By Bob Hicks, technical executive, Office of the Americas, National Geospatial-Intelligence Agency
(www.nga.mil), Springfield, Va.
The National Geospatial-Intelligence Agency (NGA) Point of Distribution (POD) gives customers on-demand access to NGA’s homeland security commercial airborne imagery online—a fitting example of self-service NGA data. NGA analysts and domestic partners, such as the Federal Emergency Management Agency and first responders, use the imagery service during domestic disaster response.
The NGA POD at the U.S. Geological Survey (USGS) Earth Resources Observation and Science (EROS) Data Center is the result of a longstanding partnership between NGA’s Office of the Americas and USGS.
“POD exists because someone wanted to know what would happen if NGA leveraged the USGS’s National Map, a program that already has both imagery storage and Web services available,” said Bill Nellist, project lead for the North America and Homeland Security Division (PMH) 133 cities imagery project.
After 9/11, PMH and USGS developed the Homeland Security Infrastructure Program (HSIP). A clearinghouse of mission-critical geospatial and remote sensing information, HSIP data collection includes the procurement of unclassified imagery over the 133 highest-priority American metropolitan areas. NGA shares this unclassified imagery, which supports a common operational data framework, with its domestic mission partners at the federal, state, local and tribal levels. Leveraging existing co-production agreements, such as HSIP, PMH partnered with USGS to acquire commercial airborne imagery, according to Steve Alness, chief of NGA’s Domestic Preparedness Branch.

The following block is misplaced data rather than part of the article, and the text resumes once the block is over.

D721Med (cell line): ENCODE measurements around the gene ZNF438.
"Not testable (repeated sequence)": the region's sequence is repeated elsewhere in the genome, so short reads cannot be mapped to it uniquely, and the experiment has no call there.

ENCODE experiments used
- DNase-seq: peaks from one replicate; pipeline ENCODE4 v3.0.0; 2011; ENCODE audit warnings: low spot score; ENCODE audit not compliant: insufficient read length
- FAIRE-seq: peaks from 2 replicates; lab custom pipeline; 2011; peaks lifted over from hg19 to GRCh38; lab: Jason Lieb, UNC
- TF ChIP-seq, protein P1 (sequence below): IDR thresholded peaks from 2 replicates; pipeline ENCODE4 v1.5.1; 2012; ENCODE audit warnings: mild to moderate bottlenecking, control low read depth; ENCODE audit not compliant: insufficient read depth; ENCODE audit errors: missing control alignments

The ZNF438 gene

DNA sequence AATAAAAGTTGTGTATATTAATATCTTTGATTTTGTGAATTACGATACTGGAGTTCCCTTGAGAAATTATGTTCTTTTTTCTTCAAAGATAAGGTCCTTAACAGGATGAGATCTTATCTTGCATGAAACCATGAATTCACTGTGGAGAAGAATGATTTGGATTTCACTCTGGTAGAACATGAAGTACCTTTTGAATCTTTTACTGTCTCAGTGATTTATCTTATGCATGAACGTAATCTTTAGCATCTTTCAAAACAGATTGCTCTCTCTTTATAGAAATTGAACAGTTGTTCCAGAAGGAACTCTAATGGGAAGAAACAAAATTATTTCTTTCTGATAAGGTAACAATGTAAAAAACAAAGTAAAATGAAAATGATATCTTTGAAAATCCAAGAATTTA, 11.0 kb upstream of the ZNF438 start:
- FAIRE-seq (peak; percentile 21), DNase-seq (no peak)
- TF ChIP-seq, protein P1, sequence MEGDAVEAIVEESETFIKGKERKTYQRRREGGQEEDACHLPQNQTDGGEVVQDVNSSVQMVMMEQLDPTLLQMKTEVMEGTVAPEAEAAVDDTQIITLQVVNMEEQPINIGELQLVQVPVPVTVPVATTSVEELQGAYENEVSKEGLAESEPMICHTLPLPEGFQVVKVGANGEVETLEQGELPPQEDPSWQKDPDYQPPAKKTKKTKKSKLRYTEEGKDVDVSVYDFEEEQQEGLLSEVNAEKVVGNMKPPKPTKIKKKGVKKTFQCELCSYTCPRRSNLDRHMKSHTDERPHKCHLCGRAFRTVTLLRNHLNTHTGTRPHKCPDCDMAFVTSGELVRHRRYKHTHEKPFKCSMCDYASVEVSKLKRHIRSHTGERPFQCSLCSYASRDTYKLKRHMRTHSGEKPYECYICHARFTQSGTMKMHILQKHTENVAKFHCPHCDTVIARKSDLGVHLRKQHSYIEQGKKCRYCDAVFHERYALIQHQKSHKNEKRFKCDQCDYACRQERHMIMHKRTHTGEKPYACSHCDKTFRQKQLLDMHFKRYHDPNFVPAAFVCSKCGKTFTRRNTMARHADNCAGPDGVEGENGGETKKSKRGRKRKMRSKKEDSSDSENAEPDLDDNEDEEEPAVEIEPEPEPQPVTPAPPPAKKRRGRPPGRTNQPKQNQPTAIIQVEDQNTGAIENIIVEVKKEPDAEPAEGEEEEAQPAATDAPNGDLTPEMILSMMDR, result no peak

Working with USGS, PMH developed a strategy for NGA to provide funding for USGS to manage the contracting and processing of airborne imagery over areas of interest.
“USGS works with its state liaisons to leverage funding to seed other partnerships,” said Douglas Binnie, USGS Information Solutions Team chief. The partnerships allow NGA to get four square miles of coverage for every square mile it purchases.
However, this arrangement required PMH analysts to manage the entire workflow, including organization, cataloging, storage, access, duplication and dissemination of imagery to mission partners. According to Nellist, it became apparent that this business model was unsustainable.
A Web-Based Solution
In 2009, the situation reached critical mass; there were more than 21,000 DVDs and more than 300 portable hard drives in the catalog—more than NGA had space to store and analysts to manage. NGA needed a solution.
Drew Herrick, former technical executive for the Office of the Americas, worked with the eGEOINT Management Office to establish an alternate business model that relied on self-service through interoperable Open Geospatial Consortium-compliant Web services. PMH and USGS purchased Web servers and placed them at
EROS to serve online, on-demand imagery.
Then-director of PMH Todd Cummings agreed to fund the servers—the NGA POD. Also, eGEOINT consulted on creating the POD Web Mapping Service (WMS), which provides the data. This architecture allows data to be stored in one location and, through NGA servers, ensures that public and NGA activities don’t affect each other, according to Herrick.
NGA launched POD in April 2010 to enthusiastic use by analysts. Said Nellist, “It was surprising how quickly almost everyone accepted the new processes for accessing our imagery.”
The project’s success has demonstrated the power of Web services and is changing how agencies do business.
“Since the implementation of the POD, the FEMA Flood Map Modernization activity has also implemented a similar POD,” said Binnie. “Bureau of Census is considering it as well. This collaboration between NGA and USGS certainly does a good job in validating the need for these data, and the fact the data are used by multiple agencies from a single source speaks to the work being done to make access mechanisms efficient and easy to use.”
By adhering to service-oriented architecture principles, the NGA POD, a joint, collaborative venture, has aligned with NGA’s vision of “putting GEOINT in the hands of our users” and has inspired partners to investigate similar avenues. The NGA POD represents just one step in a much larger strategy that will allow NGA to more effectively provide HSIP products through a self-service environment.
Editor’s Note: Thanks to the NGA Pathfinder staff for their assistance with this column.